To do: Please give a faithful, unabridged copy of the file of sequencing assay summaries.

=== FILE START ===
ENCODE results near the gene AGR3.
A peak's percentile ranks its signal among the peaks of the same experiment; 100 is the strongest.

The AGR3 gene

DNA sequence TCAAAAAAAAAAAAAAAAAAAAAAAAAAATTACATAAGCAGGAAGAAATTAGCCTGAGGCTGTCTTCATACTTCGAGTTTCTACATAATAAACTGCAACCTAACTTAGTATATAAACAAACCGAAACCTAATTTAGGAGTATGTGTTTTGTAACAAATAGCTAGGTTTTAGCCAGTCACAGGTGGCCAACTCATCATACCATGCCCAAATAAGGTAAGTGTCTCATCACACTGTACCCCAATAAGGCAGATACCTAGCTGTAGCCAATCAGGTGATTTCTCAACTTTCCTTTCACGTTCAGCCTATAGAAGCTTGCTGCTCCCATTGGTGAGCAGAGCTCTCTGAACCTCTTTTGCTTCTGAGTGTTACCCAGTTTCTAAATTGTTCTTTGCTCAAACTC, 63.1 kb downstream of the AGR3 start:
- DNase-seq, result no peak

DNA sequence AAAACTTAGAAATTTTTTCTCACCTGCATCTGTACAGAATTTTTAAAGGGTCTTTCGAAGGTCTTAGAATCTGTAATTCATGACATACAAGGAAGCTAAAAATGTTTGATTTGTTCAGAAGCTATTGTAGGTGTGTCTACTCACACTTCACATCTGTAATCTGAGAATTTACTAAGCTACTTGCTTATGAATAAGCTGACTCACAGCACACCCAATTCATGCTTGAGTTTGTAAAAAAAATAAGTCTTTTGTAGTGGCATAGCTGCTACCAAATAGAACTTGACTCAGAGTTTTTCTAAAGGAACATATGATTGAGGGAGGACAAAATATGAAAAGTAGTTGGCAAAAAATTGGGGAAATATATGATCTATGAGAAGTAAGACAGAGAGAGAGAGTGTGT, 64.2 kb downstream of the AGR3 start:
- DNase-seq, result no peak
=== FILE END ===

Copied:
ENCODE results near the gene AGR3.
A peak's percentile ranks its signal among the peaks of the same experiment; 100 is the strongest.

The AGR3 gene

DNA sequence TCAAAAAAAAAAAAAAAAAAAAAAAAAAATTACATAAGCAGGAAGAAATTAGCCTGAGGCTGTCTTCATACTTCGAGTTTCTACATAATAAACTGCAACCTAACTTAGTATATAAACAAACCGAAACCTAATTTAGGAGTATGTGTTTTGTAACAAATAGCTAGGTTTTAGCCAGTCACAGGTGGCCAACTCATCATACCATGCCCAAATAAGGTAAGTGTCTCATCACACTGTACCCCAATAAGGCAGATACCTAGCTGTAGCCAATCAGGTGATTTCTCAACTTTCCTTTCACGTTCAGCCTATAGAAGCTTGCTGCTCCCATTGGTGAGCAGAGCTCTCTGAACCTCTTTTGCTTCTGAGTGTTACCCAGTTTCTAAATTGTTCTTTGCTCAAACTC, 63.1 kb downstream of the AGR3 start:
- DNase-seq, result no peak

DNA sequence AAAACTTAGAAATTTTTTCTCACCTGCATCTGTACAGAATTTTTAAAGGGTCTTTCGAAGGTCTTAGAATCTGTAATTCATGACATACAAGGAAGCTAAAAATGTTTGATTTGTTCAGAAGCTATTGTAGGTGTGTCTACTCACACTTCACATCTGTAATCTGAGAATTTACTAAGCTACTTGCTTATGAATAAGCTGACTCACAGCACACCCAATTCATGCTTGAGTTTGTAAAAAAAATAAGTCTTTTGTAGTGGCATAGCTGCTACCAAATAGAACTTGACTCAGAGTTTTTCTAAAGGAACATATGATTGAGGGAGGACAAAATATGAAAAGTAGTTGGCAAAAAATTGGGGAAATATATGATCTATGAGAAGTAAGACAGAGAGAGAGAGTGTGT, 64.2 kb downstream of the AGR3 start:
- DNase-seq, result no peak